“Wrath of the Dixie Mafia,” by Paul Sinor

Paul Sinor

Paul Sinor

Reviewed by Daniel James Sundahl

It could become a film noir but the script would need to be a departure from the novel, remade into a much tauter, no-nonsense rapid-fire dialogue between characters resplendent in their gritty glory.

It would help to have hardboiled masters at hand like Raymond Chandler and tough guys like Bogart and Mitchum. Wrath of the Dixie Mafia promises a world of brass knuckles and tough guys and dames. What’s missing is Philip Marlowe’s patter: “‘Okay Marlowe,’ I said to myself, ‘You’re a tough guy. You’ve been sapped twice, choked, beaten silly with a gun, shot in the arm until you’re crazy as a couple of waltzing mice. Now let’s see you do something really tough—like putting your pants on.’”

Point being: Johnny Morocco is more a poseur than not and the novel’s narrator is equally a poseur. In other words, both affect an attitude, a kind of stage draping of pretend. One reads and reads and hopes for a moment that the narrator would write, simply, “Big Town was a nice neighborhood to have bad habits in,” or “Rachel gave him a smile he could feel in his hip pocket.” Neither Johnny Morocco nor the narrator own enough rude wit, a disgust for sham, or a contempt for pettiness.

The novel’s style is flat and clichéd: “Saturday morning Johnny rose at six like he always did. He had no real place to go or anything to do, but his internal alarm clock said it was time to get up. After talking to Rachel the night before, he stayed at the Emerald bar a little longer than usual. He drank a little more than usual and this morning, he felt it a little more than usual. His mouth tasted like the entire Russian Army had marched through it with muddy boots.”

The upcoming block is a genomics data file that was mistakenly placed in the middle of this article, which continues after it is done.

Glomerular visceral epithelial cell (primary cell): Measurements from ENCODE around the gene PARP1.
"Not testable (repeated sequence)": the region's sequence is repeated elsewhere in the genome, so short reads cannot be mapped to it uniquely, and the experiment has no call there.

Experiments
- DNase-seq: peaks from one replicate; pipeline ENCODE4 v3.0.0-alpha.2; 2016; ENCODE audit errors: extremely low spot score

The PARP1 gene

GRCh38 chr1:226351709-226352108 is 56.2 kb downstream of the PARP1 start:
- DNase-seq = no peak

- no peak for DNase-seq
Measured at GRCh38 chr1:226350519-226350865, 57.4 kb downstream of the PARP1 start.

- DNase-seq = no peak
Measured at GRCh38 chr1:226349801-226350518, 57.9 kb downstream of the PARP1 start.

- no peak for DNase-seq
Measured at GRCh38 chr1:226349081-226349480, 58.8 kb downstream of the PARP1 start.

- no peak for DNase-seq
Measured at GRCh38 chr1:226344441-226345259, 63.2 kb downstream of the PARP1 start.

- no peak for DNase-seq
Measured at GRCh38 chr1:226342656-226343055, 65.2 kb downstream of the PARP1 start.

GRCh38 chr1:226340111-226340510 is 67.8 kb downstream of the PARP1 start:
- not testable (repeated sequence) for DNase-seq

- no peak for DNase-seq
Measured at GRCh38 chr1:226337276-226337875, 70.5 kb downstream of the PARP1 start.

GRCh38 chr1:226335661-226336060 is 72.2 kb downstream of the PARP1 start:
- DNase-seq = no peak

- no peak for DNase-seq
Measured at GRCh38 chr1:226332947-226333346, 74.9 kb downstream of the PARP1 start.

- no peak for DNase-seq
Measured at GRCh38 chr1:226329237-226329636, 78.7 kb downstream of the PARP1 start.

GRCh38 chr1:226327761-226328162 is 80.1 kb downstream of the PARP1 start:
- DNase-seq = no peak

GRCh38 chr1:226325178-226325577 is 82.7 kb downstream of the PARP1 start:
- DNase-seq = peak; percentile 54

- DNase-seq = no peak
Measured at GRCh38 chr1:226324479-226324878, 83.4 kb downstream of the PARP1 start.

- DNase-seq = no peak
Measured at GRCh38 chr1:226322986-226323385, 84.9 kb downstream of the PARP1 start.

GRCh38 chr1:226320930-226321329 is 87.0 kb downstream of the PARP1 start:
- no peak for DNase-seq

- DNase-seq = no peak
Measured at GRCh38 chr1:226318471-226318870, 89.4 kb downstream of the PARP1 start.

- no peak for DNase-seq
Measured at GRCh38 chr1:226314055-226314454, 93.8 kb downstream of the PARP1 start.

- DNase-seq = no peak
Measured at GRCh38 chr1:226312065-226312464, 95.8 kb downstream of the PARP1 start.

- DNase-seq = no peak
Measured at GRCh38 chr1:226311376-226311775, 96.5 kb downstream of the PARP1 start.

It’s “ham-handed” and thus lacking great one liners; if Jack Reacher were in the audience, well, he’d likely get up and go to a small diner where the coffee refills are endless—hot and black.

And it’s not that the tough guy genre has become moldy with disuse or replaced by plucky librarians. Dave Robicheaux continues to fight his battles, haunted soul that he is. Which may be the problem with Sinor’s character Johnny Morocco: his heart has not been bruised enough to become bleak as tundra. Chandler writes like a slumming angel, as does Ross MacDonald. Perhaps there are not enough men with guns coming through the door and, hence, there’s a lack of genuine suspense.

One can go on: For Harry Bosch, hero, maverick, nighthawk, another body dumped along Mulholland will always become something more than a statistic. For Connolly, though, the grim and grisly are emotionally balanced with dark humor.

Sinor’s Wrath of the Dixie Mafia is a debut but not impressive. A reader might hope for a complex and mesmerizing story, but whatever edges the book owns are not sharp. The car outside the pool hall in Big Town is not running and thus is no “get-away.”

The author’s biographical blurb offers the argument that Sinor is a retired U.S. Army Lieutenant Colonel. A rank achieved after first enlisting as a Private. The resumé following itemizes a repertoire including extensive screenwriting and now teaching screenwriting at the University of Western Florida. There are some screenwriting credits, action dramas from 1997 including Dead Men Can’t Dance, which, according to some reviews, was “painful.” Better to go outside and paint the house, which has more accuracy than the movie.

Fact-checking, therefore, leads to some suspicion or curiosity that Mr. Sinor’s biography may be a bit off. There have been internet inquiries attempting to validate Mr. Sinor’s resumé. Some have been challenging his veracity. Mr. Sinor indicates that he is “known” for his work on Transformers, which came out in 2007. He’s listed but under the rubric “Other Crew” and thus “credited,” but so is a dog trainer and so are three dozen production assistants, which might be another name for “intern.”

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